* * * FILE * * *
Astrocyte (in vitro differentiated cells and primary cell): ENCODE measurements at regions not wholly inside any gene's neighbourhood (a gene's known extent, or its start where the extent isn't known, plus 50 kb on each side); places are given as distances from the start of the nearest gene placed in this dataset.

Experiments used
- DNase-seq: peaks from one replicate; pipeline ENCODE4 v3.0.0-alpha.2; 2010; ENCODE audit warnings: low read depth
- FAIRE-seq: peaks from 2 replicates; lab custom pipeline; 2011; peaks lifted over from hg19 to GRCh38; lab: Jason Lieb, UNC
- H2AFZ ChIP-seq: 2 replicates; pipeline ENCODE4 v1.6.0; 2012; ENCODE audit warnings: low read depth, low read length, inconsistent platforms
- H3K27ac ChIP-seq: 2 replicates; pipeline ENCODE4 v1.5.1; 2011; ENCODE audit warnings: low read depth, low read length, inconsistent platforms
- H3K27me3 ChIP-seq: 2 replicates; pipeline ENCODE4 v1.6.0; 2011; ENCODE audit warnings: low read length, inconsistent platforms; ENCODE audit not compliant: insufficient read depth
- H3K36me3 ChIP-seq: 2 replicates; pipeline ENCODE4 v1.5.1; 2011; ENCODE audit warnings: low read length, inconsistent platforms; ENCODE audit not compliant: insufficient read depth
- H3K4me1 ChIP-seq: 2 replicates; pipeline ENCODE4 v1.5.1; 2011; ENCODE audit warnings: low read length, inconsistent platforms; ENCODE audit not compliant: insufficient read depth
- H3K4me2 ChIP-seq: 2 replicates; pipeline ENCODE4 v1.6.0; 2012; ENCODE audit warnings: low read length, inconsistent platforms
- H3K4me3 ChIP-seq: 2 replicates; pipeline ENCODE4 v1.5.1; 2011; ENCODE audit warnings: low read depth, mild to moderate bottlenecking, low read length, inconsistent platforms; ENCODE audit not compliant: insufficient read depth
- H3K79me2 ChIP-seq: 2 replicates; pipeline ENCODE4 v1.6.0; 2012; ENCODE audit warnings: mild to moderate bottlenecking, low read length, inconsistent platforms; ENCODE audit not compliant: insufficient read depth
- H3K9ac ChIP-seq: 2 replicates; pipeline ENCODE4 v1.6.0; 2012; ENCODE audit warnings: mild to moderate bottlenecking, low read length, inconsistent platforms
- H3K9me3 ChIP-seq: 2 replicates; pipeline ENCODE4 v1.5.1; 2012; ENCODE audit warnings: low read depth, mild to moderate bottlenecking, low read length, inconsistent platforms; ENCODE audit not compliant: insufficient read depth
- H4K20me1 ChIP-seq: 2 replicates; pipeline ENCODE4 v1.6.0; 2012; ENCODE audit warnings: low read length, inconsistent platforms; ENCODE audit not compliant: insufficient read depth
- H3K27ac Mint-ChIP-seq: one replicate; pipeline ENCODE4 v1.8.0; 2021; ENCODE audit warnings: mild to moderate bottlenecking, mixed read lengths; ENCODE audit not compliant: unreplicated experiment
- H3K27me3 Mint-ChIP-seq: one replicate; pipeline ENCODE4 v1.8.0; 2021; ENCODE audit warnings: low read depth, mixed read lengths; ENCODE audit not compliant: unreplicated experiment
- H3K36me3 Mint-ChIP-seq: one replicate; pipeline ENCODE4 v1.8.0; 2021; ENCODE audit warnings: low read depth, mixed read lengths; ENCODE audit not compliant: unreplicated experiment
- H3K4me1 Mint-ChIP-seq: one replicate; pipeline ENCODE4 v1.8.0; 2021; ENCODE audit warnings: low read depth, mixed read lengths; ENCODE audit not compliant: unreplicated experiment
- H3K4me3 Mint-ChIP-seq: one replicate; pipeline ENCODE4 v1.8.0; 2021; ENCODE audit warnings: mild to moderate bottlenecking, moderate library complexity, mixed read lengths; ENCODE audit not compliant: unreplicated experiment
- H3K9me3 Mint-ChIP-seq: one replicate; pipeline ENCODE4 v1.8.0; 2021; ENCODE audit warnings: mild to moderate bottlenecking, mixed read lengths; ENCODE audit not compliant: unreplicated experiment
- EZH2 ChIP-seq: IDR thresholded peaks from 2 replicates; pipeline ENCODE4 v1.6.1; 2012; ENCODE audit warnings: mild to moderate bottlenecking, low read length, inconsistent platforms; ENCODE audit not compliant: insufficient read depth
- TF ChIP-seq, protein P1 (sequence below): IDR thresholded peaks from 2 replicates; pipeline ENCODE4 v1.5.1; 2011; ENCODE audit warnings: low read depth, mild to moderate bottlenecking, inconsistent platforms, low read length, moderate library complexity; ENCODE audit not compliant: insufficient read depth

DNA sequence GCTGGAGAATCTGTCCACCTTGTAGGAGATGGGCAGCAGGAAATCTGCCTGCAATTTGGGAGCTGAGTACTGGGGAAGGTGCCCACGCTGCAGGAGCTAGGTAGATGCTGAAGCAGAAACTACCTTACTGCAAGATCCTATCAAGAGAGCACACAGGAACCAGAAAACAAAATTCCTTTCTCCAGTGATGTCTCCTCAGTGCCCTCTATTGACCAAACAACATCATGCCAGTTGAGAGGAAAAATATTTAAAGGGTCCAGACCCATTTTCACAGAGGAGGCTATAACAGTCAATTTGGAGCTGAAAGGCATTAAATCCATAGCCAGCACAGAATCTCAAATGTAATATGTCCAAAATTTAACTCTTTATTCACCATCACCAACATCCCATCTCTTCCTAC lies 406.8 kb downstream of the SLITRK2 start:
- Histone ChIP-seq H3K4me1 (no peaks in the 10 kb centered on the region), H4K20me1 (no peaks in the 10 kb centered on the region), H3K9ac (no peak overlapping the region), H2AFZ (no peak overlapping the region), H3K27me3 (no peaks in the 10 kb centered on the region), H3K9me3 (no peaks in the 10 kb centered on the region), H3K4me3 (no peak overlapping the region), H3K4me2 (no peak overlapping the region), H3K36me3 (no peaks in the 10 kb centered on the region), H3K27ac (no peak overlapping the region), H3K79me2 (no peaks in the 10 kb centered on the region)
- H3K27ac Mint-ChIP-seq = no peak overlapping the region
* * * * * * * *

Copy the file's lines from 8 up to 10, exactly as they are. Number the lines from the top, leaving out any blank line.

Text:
- H3K36me3 ChIP-seq: 2 replicates; pipeline ENCODE4 v1.5.1; 2011; ENCODE audit warnings: low read length, inconsistent platforms; ENCODE audit not compliant: insufficient read depth
- H3K4me1 ChIP-seq: 2 replicates; pipeline ENCODE4 v1.5.1; 2011; ENCODE audit warnings: low read length, inconsistent platforms; ENCODE audit not compliant: insufficient read depth
- H3K4me2 ChIP-seq: 2 replicates; pipeline ENCODE4 v1.6.0; 2012; ENCODE audit warnings: low read length, inconsistent platforms